At several recent family funerals a number of my family members who are not Catholic insisted on receiving Communion. How can I better explain our practice of limiting Communion and are there dangers with them receiving?
The Catholic practice of reserving communion to fellow Catholics is fundamentally rooted in two things. First there is a norm of Scripture: A man ought to examine himself before he eats of the bread and drinks of the cup. For anyone who eats and drinks without recognizing the Body of the Lord eats and drinks judgment on himself (1 Cor 11:28-29).
For St. Paul, the issue is not only sin, (which might exclude some Catholics as well), but also, the need to “recognize the Body.” Yet a great majority of Protestants do not believe Holy Communion to be the Body of Christ, but only a symbol. Hence they cannot truly say the “amen” that is required to the acclamation, “The Body of Christ.” Thus, out of respect for both them and the Sacrament, we do not ask them to assent in faith to something which they regretfully do not believe.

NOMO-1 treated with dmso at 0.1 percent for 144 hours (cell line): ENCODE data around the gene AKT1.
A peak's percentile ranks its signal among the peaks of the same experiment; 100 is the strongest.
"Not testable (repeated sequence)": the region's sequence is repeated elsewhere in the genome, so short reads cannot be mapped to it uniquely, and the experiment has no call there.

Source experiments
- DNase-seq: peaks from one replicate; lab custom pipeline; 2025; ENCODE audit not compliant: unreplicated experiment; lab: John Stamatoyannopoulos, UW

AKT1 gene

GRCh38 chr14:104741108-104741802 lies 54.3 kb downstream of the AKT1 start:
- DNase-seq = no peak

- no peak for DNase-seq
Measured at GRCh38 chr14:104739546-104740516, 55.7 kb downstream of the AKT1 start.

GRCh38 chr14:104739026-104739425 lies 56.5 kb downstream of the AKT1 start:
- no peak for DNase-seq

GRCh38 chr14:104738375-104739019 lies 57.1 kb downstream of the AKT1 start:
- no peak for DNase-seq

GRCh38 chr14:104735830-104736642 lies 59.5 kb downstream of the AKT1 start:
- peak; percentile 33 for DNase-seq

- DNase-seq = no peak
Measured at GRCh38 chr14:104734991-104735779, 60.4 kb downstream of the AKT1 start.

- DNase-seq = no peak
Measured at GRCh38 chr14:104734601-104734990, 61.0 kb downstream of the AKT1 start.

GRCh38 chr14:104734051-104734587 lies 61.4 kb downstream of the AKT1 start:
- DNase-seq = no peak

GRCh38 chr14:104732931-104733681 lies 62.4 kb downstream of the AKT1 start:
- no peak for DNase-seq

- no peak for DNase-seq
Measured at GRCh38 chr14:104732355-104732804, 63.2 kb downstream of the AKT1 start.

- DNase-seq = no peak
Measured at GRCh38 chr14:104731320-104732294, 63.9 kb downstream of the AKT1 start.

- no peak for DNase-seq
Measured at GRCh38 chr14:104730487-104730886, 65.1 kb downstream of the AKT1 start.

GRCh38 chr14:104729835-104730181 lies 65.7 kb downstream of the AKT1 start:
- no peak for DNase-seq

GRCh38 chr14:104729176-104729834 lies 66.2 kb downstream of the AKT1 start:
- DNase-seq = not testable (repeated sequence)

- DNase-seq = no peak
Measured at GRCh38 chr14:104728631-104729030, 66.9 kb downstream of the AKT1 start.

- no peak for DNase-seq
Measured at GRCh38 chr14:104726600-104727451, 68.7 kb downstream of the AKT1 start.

A second reason for not sharing Communion is rooted in the fuller meaning of the Sacrament. In receiving Holy Communion, we do not merely speak of a personal communion of the believer with Jesus, but also of Communion with one another in the Church. But sadly, there are many things that divide Catholics and non-Catholics. In coming forward, one attests union with Jesus Christ, but also union with his Church, and all she teaches. Since this is also what Communion means, it is inappropriate for those who do not share this communion with us to come forward and signify what is not fully true, nor should we ask them to pronounce the “Amen” that affirms this community.
Thus, there is no rudeness intended by this practice of ours. Rather, there is a respectful, but regretful acceptance that others do not share our beliefs in certain significant matters.
As to dangers, note that St. Paul warns of incurring condemnation if we receive Communion either in serious sin or without discerning the Body. When we consider the meaning of our “Amen” at Communion, it is also sinful to solemnly affirm what may not in fact be believed.
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